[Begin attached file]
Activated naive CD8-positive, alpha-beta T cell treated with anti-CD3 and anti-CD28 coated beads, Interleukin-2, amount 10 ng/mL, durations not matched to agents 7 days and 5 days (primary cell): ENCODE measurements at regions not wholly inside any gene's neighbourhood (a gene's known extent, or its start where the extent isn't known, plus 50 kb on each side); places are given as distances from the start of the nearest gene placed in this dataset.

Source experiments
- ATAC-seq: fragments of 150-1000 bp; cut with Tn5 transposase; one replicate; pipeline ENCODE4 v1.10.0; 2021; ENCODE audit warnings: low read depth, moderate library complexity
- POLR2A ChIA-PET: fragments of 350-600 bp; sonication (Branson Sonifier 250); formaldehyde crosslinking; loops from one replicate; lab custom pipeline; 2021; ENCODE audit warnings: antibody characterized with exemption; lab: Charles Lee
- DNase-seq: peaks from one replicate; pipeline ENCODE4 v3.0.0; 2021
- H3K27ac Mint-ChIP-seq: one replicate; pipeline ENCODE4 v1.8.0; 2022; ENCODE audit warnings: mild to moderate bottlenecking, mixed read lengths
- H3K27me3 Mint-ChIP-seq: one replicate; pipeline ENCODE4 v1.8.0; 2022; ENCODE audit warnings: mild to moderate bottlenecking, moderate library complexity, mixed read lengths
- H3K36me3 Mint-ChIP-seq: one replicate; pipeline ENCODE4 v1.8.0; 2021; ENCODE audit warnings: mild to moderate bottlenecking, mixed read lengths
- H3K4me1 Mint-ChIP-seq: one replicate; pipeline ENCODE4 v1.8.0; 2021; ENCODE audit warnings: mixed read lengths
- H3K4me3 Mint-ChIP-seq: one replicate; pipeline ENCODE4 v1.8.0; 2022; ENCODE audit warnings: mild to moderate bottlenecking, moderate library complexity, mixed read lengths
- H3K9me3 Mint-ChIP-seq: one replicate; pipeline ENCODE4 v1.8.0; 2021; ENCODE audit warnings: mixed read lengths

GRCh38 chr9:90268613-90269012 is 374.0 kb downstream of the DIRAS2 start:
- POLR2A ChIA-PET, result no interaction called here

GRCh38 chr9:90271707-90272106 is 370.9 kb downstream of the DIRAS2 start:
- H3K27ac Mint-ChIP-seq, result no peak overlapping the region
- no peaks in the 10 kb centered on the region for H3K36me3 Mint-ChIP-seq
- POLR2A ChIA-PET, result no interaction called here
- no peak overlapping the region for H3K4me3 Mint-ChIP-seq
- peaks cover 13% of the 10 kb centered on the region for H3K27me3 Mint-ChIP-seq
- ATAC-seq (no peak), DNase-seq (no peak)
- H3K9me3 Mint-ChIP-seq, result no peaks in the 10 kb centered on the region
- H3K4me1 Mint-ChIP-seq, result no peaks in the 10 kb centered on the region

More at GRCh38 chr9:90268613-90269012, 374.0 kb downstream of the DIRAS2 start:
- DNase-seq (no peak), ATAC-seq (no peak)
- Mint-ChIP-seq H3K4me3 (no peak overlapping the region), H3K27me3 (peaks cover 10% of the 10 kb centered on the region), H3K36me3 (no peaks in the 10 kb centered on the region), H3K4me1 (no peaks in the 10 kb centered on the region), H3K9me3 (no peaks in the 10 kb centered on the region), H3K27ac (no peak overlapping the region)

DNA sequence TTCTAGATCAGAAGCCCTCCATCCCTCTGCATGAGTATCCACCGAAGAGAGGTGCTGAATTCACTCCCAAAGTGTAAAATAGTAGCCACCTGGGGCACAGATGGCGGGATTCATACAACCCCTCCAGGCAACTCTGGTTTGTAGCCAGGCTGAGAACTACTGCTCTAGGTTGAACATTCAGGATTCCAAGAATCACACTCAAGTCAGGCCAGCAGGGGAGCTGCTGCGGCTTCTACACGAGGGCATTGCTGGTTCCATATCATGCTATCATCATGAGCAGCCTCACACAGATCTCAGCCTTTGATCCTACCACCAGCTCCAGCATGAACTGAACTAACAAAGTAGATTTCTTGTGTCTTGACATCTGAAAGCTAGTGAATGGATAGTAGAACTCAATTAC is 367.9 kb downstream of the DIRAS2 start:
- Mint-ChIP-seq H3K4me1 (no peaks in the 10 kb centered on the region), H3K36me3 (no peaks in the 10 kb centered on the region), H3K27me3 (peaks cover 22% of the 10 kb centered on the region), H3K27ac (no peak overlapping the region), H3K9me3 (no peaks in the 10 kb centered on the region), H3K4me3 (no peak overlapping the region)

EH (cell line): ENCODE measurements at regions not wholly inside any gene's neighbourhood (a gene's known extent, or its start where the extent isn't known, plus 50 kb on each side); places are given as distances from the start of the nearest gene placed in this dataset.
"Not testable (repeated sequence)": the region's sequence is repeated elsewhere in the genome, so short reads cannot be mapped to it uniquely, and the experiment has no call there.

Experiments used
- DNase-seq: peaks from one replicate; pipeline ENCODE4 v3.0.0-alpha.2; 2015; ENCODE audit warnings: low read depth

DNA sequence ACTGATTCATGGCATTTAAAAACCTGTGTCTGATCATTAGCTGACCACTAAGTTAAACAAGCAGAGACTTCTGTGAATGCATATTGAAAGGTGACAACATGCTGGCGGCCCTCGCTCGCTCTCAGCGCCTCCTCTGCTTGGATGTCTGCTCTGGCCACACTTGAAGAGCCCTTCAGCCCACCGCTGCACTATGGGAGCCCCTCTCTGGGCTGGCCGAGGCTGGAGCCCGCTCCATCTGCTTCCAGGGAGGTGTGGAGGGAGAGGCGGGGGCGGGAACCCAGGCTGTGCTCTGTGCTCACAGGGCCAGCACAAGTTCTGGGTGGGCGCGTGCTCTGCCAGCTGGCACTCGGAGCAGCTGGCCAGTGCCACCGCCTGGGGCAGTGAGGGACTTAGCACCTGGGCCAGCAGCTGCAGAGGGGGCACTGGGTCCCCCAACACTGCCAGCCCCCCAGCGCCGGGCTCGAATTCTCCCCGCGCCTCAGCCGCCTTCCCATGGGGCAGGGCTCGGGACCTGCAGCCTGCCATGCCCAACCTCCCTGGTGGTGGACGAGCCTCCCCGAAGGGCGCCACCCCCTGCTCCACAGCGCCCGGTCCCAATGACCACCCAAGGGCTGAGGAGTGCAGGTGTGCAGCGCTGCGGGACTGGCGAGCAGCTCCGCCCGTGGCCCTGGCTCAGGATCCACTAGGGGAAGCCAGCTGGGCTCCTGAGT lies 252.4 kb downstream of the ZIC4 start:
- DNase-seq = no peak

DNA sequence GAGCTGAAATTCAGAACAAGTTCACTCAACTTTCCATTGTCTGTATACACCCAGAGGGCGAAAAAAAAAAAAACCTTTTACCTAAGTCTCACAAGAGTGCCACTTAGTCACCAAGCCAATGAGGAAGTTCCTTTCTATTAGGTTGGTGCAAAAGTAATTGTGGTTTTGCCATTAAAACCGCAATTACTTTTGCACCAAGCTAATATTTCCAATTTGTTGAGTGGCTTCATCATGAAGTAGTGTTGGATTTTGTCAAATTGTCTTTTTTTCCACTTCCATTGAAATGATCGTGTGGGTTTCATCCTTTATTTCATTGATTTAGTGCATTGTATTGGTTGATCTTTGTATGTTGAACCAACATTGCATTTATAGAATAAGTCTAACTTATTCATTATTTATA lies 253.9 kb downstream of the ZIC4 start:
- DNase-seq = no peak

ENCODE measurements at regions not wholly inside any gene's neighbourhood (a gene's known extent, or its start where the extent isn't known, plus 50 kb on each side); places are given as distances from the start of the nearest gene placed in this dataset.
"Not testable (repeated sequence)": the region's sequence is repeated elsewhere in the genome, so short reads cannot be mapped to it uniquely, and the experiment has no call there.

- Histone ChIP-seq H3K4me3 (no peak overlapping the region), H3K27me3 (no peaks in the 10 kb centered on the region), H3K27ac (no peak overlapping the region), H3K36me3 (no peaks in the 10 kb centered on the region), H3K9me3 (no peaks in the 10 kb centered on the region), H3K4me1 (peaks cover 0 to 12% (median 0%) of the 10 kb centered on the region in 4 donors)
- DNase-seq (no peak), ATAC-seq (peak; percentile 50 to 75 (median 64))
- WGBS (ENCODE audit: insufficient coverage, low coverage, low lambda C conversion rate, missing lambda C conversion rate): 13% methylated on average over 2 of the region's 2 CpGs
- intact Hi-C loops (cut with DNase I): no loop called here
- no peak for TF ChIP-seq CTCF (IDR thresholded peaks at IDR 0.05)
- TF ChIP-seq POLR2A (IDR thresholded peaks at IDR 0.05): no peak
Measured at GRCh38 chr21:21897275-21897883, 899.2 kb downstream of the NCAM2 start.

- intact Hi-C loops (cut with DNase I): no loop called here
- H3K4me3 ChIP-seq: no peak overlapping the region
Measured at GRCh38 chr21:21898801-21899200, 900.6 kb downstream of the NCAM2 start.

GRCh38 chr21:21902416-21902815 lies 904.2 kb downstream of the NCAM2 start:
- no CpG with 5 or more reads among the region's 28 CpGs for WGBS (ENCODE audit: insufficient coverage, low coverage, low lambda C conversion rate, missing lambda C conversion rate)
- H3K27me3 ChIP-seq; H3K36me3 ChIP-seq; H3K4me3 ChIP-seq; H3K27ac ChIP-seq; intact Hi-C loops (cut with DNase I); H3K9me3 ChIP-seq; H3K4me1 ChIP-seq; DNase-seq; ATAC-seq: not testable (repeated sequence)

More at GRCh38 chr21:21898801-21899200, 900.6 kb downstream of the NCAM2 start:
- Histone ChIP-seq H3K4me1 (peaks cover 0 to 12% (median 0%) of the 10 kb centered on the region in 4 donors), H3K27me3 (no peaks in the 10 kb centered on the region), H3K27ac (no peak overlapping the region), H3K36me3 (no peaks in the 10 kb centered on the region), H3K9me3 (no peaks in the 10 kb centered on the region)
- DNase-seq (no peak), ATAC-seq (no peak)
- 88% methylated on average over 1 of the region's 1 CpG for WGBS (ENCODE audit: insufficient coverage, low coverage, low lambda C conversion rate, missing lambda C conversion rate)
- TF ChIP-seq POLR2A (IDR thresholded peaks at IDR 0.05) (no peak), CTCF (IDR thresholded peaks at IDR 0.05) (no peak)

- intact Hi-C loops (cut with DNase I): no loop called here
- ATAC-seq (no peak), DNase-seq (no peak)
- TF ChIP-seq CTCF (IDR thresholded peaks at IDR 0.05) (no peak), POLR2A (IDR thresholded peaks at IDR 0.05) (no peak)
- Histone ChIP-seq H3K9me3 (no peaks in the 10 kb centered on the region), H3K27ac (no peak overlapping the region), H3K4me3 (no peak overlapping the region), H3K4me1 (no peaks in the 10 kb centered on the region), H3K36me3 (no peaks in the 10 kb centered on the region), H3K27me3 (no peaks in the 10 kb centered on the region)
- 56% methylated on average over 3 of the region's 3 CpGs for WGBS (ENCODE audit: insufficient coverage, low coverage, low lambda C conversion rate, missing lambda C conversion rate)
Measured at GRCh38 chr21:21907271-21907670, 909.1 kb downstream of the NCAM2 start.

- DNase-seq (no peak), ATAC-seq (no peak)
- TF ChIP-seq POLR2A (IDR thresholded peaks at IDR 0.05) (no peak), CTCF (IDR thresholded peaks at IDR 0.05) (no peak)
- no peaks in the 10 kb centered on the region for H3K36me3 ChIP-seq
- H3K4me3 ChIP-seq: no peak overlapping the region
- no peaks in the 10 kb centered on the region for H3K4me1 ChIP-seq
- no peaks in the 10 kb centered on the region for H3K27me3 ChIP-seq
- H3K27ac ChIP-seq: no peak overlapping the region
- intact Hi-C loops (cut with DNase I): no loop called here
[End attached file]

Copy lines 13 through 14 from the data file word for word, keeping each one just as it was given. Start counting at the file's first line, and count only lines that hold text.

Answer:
- POLR2A ChIA-PET, result no interaction called here

GRCh38 chr9:90271707-90272106 is 370.9 kb downstream of the DIRAS2 start: